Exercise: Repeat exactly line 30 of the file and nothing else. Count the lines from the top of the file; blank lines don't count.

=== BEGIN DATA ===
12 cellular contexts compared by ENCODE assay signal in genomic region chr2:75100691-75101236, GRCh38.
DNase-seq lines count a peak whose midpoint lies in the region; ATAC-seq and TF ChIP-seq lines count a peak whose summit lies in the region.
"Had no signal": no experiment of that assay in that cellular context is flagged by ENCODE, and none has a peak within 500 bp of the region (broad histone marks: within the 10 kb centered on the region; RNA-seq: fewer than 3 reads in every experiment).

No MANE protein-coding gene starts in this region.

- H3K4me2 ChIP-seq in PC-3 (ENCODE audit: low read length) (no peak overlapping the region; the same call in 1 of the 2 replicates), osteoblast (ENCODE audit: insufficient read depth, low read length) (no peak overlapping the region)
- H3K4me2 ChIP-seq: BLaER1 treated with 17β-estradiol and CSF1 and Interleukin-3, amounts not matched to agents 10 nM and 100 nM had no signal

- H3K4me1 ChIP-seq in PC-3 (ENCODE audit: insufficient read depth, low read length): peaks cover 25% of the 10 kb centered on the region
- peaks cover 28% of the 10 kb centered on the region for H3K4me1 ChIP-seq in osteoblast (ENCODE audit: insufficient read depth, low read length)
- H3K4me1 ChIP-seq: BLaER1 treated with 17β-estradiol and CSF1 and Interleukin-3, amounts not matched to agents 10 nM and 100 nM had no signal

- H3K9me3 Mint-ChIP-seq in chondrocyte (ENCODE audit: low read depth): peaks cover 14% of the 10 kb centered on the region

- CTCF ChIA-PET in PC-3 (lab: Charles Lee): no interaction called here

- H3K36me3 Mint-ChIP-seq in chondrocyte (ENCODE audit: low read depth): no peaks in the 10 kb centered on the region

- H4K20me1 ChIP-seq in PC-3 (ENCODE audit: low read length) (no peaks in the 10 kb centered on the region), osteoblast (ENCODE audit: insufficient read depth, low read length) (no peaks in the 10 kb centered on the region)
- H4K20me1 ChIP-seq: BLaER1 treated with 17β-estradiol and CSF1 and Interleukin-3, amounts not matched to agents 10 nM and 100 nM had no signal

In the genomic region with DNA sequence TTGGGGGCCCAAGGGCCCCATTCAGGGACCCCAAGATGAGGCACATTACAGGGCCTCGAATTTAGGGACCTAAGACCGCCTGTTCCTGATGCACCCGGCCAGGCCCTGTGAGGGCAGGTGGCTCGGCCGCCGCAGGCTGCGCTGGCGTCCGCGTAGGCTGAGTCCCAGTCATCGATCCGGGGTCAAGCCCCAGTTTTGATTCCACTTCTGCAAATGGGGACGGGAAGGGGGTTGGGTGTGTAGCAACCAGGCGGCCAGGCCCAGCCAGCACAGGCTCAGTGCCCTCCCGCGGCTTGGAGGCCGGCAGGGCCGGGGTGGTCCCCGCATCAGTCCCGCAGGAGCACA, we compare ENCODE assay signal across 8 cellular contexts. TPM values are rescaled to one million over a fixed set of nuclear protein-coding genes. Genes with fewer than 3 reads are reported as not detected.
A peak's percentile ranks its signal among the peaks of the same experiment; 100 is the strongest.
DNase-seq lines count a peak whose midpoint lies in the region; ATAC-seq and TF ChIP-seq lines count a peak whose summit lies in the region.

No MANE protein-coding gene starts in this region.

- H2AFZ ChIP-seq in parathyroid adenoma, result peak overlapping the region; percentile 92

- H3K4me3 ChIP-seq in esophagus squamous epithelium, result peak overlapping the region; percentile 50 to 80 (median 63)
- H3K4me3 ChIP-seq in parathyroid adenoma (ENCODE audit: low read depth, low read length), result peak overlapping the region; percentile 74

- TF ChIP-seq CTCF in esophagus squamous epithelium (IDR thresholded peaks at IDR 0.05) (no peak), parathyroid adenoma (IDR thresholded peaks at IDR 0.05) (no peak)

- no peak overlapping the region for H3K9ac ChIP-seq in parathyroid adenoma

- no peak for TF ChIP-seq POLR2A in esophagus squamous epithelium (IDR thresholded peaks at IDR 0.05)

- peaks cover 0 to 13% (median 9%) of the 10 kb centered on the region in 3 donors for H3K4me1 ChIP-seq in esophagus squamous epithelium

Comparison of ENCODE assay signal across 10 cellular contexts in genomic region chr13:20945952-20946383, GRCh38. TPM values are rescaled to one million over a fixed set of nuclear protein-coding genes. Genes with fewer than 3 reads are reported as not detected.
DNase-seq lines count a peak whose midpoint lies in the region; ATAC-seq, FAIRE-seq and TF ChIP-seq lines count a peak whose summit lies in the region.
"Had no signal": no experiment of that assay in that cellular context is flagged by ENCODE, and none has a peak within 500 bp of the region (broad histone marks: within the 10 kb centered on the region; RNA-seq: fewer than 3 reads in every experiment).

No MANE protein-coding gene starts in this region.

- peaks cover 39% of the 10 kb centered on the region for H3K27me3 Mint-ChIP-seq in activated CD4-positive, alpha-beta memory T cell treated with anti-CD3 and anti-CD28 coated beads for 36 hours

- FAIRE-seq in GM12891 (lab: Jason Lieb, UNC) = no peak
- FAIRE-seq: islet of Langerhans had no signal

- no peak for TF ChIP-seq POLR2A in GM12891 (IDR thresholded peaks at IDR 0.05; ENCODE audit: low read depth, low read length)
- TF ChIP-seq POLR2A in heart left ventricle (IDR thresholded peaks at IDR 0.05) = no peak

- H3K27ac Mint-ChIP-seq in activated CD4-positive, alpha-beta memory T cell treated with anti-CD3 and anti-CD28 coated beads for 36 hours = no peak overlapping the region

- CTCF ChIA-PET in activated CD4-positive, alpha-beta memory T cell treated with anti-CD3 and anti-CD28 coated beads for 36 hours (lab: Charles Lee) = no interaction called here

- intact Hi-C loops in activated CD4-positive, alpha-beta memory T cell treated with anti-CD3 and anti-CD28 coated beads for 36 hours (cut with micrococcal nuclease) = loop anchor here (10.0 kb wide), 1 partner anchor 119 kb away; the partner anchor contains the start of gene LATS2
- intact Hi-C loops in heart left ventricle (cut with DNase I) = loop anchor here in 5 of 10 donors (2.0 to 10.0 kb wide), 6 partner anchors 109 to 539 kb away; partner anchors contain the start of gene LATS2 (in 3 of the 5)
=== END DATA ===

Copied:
- peaks cover 39% of the 10 kb centered on the region for H3K27me3 Mint-ChIP-seq in activated CD4-positive, alpha-beta memory T cell treated with anti-CD3 and anti-CD28 coated beads for 36 hours